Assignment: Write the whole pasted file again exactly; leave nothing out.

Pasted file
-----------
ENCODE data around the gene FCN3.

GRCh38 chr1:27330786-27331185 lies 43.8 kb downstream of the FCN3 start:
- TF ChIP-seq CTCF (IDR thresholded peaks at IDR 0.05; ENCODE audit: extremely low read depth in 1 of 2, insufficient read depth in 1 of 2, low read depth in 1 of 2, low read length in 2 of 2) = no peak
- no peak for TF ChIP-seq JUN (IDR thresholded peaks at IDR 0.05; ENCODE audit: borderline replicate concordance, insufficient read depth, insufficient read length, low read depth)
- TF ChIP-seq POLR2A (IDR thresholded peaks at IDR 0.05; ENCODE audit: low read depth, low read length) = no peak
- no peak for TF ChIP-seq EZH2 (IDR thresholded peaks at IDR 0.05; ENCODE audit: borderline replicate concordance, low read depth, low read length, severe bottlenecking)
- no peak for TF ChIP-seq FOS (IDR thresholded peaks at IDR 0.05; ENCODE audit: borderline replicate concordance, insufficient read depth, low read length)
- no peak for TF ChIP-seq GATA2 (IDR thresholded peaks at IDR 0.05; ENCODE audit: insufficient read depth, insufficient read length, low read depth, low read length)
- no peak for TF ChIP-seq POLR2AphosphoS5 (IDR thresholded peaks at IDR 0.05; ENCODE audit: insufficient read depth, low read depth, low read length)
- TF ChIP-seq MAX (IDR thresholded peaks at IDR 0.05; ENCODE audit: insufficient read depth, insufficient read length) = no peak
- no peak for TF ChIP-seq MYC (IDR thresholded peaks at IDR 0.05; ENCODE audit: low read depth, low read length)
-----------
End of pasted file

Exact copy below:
ENCODE data around the gene FCN3.

GRCh38 chr1:27330786-27331185 lies 43.8 kb downstream of the FCN3 start:
- TF ChIP-seq CTCF (IDR thresholded peaks at IDR 0.05; ENCODE audit: extremely low read depth in 1 of 2, insufficient read depth in 1 of 2, low read depth in 1 of 2, low read length in 2 of 2) = no peak
- no peak for TF ChIP-seq JUN (IDR thresholded peaks at IDR 0.05; ENCODE audit: borderline replicate concordance, insufficient read depth, insufficient read length, low read depth)
- TF ChIP-seq POLR2A (IDR thresholded peaks at IDR 0.05; ENCODE audit: low read depth, low read length) = no peak
- no peak for TF ChIP-seq EZH2 (IDR thresholded peaks at IDR 0.05; ENCODE audit: borderline replicate concordance, low read depth, low read length, severe bottlenecking)
- no peak for TF ChIP-seq FOS (IDR thresholded peaks at IDR 0.05; ENCODE audit: borderline replicate concordance, insufficient read depth, low read length)
- no peak for TF ChIP-seq GATA2 (IDR thresholded peaks at IDR 0.05; ENCODE audit: insufficient read depth, insufficient read length, low read depth, low read length)
- no peak for TF ChIP-seq POLR2AphosphoS5 (IDR thresholded peaks at IDR 0.05; ENCODE audit: insufficient read depth, low read depth, low read length)
- TF ChIP-seq MAX (IDR thresholded peaks at IDR 0.05; ENCODE audit: insufficient read depth, insufficient read length) = no peak
- no peak for TF ChIP-seq MYC (IDR thresholded peaks at IDR 0.05; ENCODE audit: low read depth, low read length)